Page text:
How Do I Get Your Newborn to Sleep in a Crib?

Newborn babies are an absolute joy. And while most newborns sleep about 14 to 18 hours every day, parents often face many challenges getting them to sleep. Though it's sometimes easy for a newborn baby to fall asleep in the your arms, the challenge comes when trying to put a baby in a crib to sleep. Because babies spend 9 months in their mother's womb, they much prefer falling asleep in cozy comfort. Getting a baby to sleep in a crib offers everyone a better night's sleep, making it easier to get through the day. With time and persistence, you can help your baby fall asleep in her own crib.

Newborn (Image: Vilches/iStock/Getty Images)

Step 1

Wait until your baby shows signs of readiness to sleep to put him in his crib. The Lucile Packard Children's Hospital at Stanford explains that if you put a baby to sleep in his crib when he is feeling active and playful, or not tired, this will only agitate him more. If you wait for signs of readiness to sleep, such as rubbing his eyes, yawning and drifting in and out of an early stage of sleep, it will be easier for the baby to fall asleep peacefully in his crib, because he is already tired.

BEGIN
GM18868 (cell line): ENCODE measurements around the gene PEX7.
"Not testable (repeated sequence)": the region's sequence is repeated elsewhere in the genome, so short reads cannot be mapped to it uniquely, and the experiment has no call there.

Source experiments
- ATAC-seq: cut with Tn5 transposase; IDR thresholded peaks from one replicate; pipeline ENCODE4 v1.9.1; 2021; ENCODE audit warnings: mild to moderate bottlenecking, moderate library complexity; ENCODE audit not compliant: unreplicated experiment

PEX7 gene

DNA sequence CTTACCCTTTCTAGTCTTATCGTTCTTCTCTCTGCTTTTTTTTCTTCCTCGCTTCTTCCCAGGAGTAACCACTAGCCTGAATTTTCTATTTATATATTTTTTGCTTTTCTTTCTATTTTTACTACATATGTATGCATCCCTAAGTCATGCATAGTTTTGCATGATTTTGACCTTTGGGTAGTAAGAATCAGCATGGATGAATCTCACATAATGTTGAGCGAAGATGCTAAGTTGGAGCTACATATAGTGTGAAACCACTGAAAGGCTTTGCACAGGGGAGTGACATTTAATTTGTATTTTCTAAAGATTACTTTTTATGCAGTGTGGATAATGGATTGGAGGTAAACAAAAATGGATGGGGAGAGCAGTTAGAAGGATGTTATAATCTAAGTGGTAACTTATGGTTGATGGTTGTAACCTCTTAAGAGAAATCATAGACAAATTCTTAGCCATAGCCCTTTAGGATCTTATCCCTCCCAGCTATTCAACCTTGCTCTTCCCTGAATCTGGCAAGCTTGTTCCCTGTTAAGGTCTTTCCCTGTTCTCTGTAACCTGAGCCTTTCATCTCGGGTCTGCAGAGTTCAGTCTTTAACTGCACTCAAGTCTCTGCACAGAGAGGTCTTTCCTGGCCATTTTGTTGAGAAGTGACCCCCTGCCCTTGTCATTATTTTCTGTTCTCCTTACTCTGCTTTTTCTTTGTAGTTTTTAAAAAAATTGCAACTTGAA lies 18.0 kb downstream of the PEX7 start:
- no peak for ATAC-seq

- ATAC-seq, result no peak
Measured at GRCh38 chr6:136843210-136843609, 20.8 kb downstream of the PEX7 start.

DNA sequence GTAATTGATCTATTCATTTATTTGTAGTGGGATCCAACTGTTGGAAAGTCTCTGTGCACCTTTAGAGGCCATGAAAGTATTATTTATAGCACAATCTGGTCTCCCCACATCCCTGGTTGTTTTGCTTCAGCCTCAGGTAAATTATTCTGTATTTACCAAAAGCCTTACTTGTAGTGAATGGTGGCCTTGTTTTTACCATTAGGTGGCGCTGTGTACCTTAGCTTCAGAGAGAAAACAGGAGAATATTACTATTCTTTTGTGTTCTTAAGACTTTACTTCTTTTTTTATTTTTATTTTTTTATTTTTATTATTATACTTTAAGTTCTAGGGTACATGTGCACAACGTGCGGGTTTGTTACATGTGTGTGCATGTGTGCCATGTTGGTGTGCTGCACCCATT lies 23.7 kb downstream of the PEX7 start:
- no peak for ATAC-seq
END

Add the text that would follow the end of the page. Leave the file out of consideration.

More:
Step 2

Put the crib in your bedroom so your newborn is aware of your presence. The scariest part of sleeping in a crib for a baby is usually not the crib itself; it is the fact that she doesn't know where her mom and dad are. If you put the baby's crib in your bedroom, she will be able to recognize that you are there with her at nighttime, and she will feel comforted, making it easier for her to fall asleep.

Step 3

Comfort him with soft music, darkness and mobiles. The Lucile Packard's Children's Hospital of Boston recommends against putting a stuffed animal in the baby's crib, however, as it could be a suffocation hazard.

Step 4

Go to her crib to check on her from time to time if she cries, comfort her in her crib and then go back to your own bed or your daily tasks so that she learns to fall asleep in the crib without you. Jodi Mindell, professor of psychology at Saint Joseph's University, tells the New York Times that parents need to be consistent in their behavior when getting a baby to fall asleep in her crib. She recommends checking on the baby and comforting her when she cries, but then walking away so that she eventually learns to fall asleep on her own. Although it may seem cruel to leave a crying baby alone for a period of time, this approach emphasizes that the baby will soon adapt and learn that crib time means it is time to sleep.

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